ST. ANDREWS, Scotland (AP) — For more than 250 years, the words “royal and ancient'' have been synonymous with the rules, traditions and dedication to fair play that are the foundation of golf.
Yet the R&A, the sport's governing body outside the United States and Mexico, is fending off new accusations of sexism because the private club from which it gets its name still is open to men only.
As with Augusta National – home of the Masters – the Royal and Ancient Golf Club has long been criticized because for its no-girls-allowed policy. Now the issue is on the front burner again with Louise Richardson last month becoming the first woman principal of the University of St. Andrews, the prestigious school that overlooks the famous Old Course. Her male predecessor was an honorary member of the club but she has not been asked to join.
The case to persuade the organization to open its doors to women has been taken up by the leader of the Scottish government as well as regional lawmakers.
“The Royal and Ancient Golf Club is an organization with a long and distinguished heritage,'' said Alex Salmond, leader of Scotland's regional government. “However, it is important for all such bodies to reflect contemporary society by making membership available to everyone, regardless of gender.''
Claire Baker, a Scottish lawmaker whose constituency covers St. Andrews, doesn't think Richardson will receive an invitation.
“The question I'd like answered is: Can women become members of the club, yes or no?'' Baker said. “And, if yes, which women members have they had? The answer to that is none.''
The problem facing those who are pressing for change is that women have a club at St. Andrews with exclusively female membership. Its members are happy with the situation that the men have their own clubs and the women have their's.
“I can't see the problem with the new university principal. If she wants to become a member of a golf club she can get the right people to propose her and join ours,'' Dorothy McIvor, a member of the women-only St. Regulus Ladies Golf Club, said while visiting one of the many golf shops in this quaint town on Scotland's east coast.
“I think the people who are making a fuss about it know nothing about golf and clearly aren't members. They should stay out of it.''
The Ladies Golf Union, which also has its headquarters at St. Andrews and administers British women's golf, says it has no objection to single-sex membership clubs. Its biggest issue, said director of championships Susan Simpson, is some mixed membership clubs where there are restricted privileges for women and even no-go areas.
“We are concerned with those clubs where full members, men and women, pay the same fees for membership but the clubs just pay lip service to the women,'' she said.
The Royal and Ancient Golf Club of St. Andrews was established in 1754, and developed into a leading authority on the game. In 2004, it passed responsibility for rules of golf to the then-newly formed R&A, with the club retaining its private membership.
Baker believes that barring the opposite sex from either club in town is wrong in principle and that the R&A – benefiting from its association with the famous club – is stuck in the past.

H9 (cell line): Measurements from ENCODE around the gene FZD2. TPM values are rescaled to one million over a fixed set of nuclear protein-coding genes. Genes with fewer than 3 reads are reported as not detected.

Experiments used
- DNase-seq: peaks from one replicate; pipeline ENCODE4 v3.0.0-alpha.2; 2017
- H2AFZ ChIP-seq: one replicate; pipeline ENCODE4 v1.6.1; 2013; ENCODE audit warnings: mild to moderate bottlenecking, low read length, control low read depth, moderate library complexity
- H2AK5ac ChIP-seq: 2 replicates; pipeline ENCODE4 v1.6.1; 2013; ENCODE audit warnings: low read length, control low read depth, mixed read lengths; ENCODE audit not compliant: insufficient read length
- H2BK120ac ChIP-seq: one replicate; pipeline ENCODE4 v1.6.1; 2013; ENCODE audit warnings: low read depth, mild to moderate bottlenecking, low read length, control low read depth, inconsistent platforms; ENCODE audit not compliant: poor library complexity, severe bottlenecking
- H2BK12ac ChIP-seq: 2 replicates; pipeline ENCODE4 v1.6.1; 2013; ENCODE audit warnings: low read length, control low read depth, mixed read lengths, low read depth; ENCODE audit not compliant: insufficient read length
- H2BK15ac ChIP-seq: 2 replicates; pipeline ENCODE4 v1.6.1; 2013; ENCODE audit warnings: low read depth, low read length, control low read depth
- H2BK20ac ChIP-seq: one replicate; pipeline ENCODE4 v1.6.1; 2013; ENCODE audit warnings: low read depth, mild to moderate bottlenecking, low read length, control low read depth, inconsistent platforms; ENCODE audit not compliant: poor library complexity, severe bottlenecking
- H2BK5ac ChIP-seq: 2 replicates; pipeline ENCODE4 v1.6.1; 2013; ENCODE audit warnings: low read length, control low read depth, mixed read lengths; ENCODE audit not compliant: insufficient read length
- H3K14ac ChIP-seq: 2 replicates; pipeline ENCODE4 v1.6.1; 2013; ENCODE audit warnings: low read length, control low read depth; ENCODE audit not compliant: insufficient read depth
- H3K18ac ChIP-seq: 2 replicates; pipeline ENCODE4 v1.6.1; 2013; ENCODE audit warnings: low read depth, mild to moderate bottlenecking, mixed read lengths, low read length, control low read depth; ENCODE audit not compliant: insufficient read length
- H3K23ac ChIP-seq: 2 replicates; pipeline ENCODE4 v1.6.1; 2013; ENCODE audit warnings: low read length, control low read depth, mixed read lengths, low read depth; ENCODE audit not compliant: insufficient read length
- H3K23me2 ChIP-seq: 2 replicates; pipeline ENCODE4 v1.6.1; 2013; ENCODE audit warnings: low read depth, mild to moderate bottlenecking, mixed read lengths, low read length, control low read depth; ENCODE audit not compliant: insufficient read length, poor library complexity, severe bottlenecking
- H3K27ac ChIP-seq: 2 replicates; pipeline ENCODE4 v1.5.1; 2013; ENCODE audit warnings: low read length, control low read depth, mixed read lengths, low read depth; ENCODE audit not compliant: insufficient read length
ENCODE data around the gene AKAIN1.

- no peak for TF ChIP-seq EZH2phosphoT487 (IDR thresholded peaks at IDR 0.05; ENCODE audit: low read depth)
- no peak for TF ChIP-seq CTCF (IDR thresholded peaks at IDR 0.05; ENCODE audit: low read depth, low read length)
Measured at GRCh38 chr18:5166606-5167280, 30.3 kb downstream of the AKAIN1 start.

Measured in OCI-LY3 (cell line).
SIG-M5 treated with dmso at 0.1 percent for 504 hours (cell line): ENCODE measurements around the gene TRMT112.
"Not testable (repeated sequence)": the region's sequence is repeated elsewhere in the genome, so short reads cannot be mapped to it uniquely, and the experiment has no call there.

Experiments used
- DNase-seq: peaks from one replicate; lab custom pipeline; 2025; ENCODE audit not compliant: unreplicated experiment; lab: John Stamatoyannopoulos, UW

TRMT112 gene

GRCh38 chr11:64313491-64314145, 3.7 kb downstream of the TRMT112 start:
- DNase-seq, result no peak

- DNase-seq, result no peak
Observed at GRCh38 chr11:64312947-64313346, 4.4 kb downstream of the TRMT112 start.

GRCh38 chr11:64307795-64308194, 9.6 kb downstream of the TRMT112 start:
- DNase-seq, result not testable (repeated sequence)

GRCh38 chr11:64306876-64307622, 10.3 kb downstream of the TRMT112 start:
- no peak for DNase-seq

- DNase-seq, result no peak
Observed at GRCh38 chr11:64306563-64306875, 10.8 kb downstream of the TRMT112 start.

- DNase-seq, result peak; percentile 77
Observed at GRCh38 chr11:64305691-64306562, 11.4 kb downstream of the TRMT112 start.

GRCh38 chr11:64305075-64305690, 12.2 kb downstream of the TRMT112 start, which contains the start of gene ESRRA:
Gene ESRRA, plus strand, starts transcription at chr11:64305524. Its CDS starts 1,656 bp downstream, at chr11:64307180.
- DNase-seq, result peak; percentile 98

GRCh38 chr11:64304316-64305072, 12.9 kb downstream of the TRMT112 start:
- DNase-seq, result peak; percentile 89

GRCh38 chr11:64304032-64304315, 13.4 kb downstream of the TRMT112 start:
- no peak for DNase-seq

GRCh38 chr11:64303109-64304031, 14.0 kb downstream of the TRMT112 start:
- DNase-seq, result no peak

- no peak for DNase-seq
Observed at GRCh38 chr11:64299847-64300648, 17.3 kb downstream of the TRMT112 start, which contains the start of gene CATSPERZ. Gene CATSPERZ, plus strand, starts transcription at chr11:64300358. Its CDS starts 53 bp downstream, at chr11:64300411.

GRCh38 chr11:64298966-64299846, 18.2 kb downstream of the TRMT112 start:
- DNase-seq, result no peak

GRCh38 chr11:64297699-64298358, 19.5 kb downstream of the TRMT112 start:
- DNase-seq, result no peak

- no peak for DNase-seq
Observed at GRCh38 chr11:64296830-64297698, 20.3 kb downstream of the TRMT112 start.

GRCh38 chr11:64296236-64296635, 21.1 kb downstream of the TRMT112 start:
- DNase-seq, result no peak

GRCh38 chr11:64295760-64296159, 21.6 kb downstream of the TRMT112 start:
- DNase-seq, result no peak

She also says that the club's reluctance to accept mixed memberships will harm its attempt to get golf into the Olympics, which she supports.
“The R&A hope golf will become a sport in the Olympics, which upholds equality and fairness,'' said Baker, who has written to International Olympic Committee president Jacques Rogge seeking its policy on single-sex membership. “Now it is linked with a golf club that has exclusively male members.
“I just think it's chauvinistic, it's old fashioned. It needs to take a different approach and become part of a modern Scotland.''
Organizers of the 1996 Atlanta Olympics wanted to add golf to their program and play it at Augusta National. But that proposal failed when some IOC members and others criticized the club's all-male membership, along with the fact it had only recently taken a black member.
Now the R&A has teamed up with the PGA, the LPGA and golf's national and international organizations to push for golf to enter the Olympics, possibly in 2016. Baker says that, unless it persuades the Royal and Ancient Golf Club to allow women members, it is in effect letting the coalition down.
Asked by the AP for a comment, the R&A said it would talk to Baker in the near future.
“We are meeting with Claire Baker in St. Andrews later this month and will listen carefully to her views on gender equality in golf clubs,'' the R&A said in a statement.
“Our founding club, The Royal and Ancient Golf Club of St. Andrews, exists to provide services to its members. The R&A was legally separated from the club in 2004 and uses its worldwide influence and funds derived from the commercial success of The Open Championship to support the development of women's and men's golf on every continent.''
Baker acknowledges that it appears Richardson, who declined an interview request, doesn't appear to be very interested in golf.
“That's not the point,'' she said. “The Royal and Ancient Golf Club has links to the R&A and the golf club has a male-only membership. It's an iconic golf club … it's what a lot of people come to Scotland for.''